After completing this chapter, you
will be able to:
- Identify Newton’s laws of motion and gravitation,
and describe practical illustrations of the laws.
- Explain what factors affect friction, and discuss the role
of friction in daily activities and sports.
- Define impulse and momentum, and explain the relationship
- Explain what factors govern the outcome of a collision between
- Discuss the relationships among mechanical work, power, and
- Solve quantitative problems related to kinetic concepts.
What can people do to improve traction when walking on icy streets?
Why do some balls bounce higher on one surface than on another?
How can football linemen push larger opponents backward? In this
chapter, we introduce the topic of kinetics with a discussion of
some important basic concepts and principles relating to linear
Sir Isaac Newton (1642–1727) discovered many of the
fundamental relationships that form the foundation for the field
of modern mechanics. These principles highlight the interrelationships among
the basic kinetic quantities introduced in Chapter 3.
Newton’s first law of motion is known as the law of inertia. This law states the
- A body will maintain a state of rest or constant velocity
unless acted on by an external force that changes the state.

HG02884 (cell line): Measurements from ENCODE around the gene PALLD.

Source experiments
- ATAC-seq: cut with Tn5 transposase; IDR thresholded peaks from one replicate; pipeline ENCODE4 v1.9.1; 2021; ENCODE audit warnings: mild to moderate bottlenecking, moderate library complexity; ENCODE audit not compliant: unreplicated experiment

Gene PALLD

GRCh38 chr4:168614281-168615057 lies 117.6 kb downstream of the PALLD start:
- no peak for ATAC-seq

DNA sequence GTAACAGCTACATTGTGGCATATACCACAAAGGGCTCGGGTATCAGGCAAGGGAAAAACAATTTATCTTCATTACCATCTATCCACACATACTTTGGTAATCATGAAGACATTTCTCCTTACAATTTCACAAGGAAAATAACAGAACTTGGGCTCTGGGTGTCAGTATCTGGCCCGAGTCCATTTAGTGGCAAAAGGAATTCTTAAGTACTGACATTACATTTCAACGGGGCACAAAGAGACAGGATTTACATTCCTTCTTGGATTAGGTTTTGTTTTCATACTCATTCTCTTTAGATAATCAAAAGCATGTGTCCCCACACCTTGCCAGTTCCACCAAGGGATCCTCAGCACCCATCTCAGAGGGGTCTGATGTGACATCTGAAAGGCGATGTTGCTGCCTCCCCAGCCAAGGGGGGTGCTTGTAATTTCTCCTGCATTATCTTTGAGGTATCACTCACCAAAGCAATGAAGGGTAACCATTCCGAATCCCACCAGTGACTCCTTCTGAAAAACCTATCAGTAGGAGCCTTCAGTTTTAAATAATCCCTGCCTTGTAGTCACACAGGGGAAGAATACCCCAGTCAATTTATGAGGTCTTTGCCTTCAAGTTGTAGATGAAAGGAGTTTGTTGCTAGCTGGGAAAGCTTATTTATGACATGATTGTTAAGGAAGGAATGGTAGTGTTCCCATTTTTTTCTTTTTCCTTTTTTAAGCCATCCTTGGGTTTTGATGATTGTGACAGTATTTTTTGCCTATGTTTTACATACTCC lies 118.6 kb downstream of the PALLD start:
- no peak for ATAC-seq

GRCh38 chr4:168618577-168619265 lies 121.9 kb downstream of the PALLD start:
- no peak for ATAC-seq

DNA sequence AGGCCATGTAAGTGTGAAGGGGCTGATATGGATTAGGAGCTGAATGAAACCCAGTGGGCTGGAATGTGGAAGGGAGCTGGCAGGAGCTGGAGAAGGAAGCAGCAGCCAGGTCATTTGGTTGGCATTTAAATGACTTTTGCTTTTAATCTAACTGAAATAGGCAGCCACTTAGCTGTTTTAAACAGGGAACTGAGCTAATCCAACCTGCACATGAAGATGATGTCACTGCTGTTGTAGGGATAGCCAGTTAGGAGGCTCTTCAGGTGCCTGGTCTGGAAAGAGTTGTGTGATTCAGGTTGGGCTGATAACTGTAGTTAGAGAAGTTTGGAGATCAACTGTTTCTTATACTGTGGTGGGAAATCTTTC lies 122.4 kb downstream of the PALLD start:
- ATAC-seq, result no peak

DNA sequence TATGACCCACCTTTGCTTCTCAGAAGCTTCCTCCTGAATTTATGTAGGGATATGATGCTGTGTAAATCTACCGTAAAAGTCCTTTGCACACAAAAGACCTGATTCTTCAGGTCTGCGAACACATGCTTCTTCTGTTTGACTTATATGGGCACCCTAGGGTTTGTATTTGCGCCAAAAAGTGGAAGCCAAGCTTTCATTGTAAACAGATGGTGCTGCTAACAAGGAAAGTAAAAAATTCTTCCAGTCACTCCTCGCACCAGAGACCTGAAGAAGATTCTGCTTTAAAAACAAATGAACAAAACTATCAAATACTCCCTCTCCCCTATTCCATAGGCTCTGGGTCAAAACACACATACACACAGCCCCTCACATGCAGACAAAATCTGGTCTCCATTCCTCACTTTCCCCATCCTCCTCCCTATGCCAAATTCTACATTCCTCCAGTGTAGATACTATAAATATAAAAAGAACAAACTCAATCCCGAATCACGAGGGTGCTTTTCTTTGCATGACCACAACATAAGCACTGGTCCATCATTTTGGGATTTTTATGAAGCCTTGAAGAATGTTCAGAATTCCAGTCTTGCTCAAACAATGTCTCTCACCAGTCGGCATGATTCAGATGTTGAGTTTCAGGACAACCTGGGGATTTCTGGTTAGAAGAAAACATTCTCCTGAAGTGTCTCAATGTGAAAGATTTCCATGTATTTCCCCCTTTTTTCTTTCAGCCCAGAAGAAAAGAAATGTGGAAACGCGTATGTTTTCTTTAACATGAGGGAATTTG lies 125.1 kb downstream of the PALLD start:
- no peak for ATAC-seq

In other words, a motionless object will remain motionless unless
there is a net force (a force not counteracted by another force)
acting on it. Similarly, a body traveling with a constant speed
along a straight path will continue its motion unless acted on by
a net force that alters either the speed or the direction of the
It seems intuitively obvious that an object in a static (motionless)
situation will remain motionless barring the action of some external
force. We assume that a piece of furniture such as a chair will maintain
a fixed position unless pushed or pulled by a person exerting a
net force to cause its motion. When a body is traveling with a constant
velocity, however, the enactment of the law of inertia is not so
obvious, because, in most situations, external forces do act to
reduce velocity. For example, the law of inertia implies that a
skater gliding on ice will continue gliding with the same speed and
in the same direction, barring the action of an external force.
But in reality, friction and air resistance are two forces normally
present that act to slow skaters and other moving bodies.
A skater has a tendency to continue gliding
with constant speed and direction because of inertia.
Newton’s second law of motion is an expression of the
interrelationships among force, mass, and acceleration. This law,
known as the law of acceleration, may ...